Current-state mapping is challenging, considering upwards of 15 voices with highly passionate and different perspectives are at the table. But it's a critical part of getting all stakeholders engaged. It's a little bit like cleaning out a garage -- things get messier before they get more organized.

"Now we move to big-vision thinking," said Jose Bustillo, the PVHS Lean expert consultant (or sensei in Lean lingo). "Create the cancer program you would choose to offer if you knew no barriers. And the word 'can't' is not allowed."

Designing vision

After spending a day on current-state mapping, the team broke into smaller groups to imagine the best possible cancer program.

Knowing the challenges of the current state, the groups created seven scenarios for re-designing cancer care services. Each scenario was presented to the full 2P team for evaluation and ranking. Ultimately, the team chose a lead vision, or future state, by consensus vote. The week wrapped up with multiple scenarios to test the lead vision. Team members role played and walked through the proposed future state to note strengths and any remaining weaknesses, which could then be addressed through another round of improvements.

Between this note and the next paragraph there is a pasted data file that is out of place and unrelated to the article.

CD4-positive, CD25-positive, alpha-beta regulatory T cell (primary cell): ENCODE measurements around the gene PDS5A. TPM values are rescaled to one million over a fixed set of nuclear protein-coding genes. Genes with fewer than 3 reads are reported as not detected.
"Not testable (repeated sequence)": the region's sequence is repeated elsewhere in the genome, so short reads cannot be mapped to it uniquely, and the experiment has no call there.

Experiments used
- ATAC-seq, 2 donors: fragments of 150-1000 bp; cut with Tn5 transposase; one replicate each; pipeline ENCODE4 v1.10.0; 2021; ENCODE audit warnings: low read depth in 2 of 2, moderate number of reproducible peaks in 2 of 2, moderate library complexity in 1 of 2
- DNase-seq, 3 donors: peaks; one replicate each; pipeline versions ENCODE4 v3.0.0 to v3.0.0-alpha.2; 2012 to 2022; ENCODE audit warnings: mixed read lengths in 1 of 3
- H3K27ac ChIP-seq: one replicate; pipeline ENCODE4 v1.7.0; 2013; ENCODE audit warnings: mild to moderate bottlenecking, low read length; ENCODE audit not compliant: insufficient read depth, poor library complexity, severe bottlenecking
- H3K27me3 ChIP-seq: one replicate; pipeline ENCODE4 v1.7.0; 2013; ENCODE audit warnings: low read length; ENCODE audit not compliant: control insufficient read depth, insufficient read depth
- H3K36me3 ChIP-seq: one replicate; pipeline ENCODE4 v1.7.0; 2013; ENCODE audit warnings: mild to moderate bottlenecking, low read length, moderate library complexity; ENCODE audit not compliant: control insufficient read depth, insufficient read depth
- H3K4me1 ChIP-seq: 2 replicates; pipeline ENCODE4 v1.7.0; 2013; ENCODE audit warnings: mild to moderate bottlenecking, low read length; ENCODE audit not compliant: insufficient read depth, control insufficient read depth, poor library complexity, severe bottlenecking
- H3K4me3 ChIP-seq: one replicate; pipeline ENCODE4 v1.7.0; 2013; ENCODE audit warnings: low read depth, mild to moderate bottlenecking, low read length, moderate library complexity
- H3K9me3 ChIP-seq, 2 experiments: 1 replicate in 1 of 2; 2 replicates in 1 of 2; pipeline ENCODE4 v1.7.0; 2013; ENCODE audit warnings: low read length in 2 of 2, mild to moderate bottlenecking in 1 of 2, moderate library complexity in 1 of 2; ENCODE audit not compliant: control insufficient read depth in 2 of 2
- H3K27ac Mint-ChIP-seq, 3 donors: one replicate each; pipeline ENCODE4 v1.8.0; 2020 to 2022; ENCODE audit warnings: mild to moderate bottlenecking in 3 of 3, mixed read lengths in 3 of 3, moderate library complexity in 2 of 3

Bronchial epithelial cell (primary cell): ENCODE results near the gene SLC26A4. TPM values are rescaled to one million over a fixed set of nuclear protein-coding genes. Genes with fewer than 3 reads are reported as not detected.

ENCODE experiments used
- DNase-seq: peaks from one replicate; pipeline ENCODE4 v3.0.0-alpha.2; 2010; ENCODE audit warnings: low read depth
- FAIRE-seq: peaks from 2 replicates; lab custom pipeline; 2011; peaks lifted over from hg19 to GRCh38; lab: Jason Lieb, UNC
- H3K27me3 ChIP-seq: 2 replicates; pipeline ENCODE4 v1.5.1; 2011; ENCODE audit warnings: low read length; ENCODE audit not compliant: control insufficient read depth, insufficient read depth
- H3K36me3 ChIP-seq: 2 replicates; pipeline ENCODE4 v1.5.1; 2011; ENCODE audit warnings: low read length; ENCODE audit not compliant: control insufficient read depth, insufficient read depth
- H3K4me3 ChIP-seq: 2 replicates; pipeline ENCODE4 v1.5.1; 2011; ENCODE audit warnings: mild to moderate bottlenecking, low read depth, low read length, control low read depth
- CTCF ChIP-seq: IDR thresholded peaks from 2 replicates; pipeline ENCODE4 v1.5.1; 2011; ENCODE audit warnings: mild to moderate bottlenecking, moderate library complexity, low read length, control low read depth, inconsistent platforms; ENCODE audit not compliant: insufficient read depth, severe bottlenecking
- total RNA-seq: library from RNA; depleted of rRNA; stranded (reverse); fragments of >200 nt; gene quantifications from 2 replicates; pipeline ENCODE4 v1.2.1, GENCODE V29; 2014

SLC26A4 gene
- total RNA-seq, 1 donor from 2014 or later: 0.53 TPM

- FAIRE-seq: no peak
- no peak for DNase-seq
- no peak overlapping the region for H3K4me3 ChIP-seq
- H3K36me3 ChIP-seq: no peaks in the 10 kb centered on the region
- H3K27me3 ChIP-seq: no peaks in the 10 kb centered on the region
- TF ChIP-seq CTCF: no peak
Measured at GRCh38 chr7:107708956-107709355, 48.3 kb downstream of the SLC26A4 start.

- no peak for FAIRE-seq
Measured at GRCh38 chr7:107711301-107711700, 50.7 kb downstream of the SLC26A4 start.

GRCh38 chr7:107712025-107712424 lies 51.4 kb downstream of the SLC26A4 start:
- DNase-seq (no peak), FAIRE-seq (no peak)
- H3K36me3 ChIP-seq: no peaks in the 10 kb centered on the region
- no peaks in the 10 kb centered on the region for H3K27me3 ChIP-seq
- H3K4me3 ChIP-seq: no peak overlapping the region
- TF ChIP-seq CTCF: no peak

This same process was applied in early May with a second 2P focused on designing the cancer center. Team composition changed slightly: Wagner again joined the group to provide key patient insights; consultants from the architectural firm and contractor joined to ensure they were clear about project goals. An additional patient joined the scenario testing, widening the patient perspective that informed decisions.

One consultant commented on how learning the story behind the story is invaluable when it comes time for his team to construct the building. When it came time to envision seven buildings, the architects contributed real-time sketching to make ideas come alive.

Completion of the 2P value streams in April and May gave important shape to the future program of how patients will receive a new cancer diagnosis, multi-disciplinary treatment plans and, once treatment is completed, continuation of care that includes primary or palliative care, as needed.

For the cancer center, the architects are charged with turning the conceptual design discussion into a more concrete plan, with drawings scheduled for June.

At a May 11 report-out, the cancer value stream team shared exciting progress and vision for the Poudre Valley Cancer Network.

"Physicians are trained to have healthy skepticism," said Dr. Matt Sorensen, a Cancer Center of the Rockies medical oncologist. "I have to admit I came into this wondering what we could really achieve.

"But people invested so much energy and really collaborated. We listened to our patients and we created something attentive to their clinical needs and overall well-being."

As for the patient voice?

"I know I'm representing a lot of people, and it's an honor," Wagner said. "When we started this 2P process, it was agreed that when the patient speaks everyone would listen. And they really did."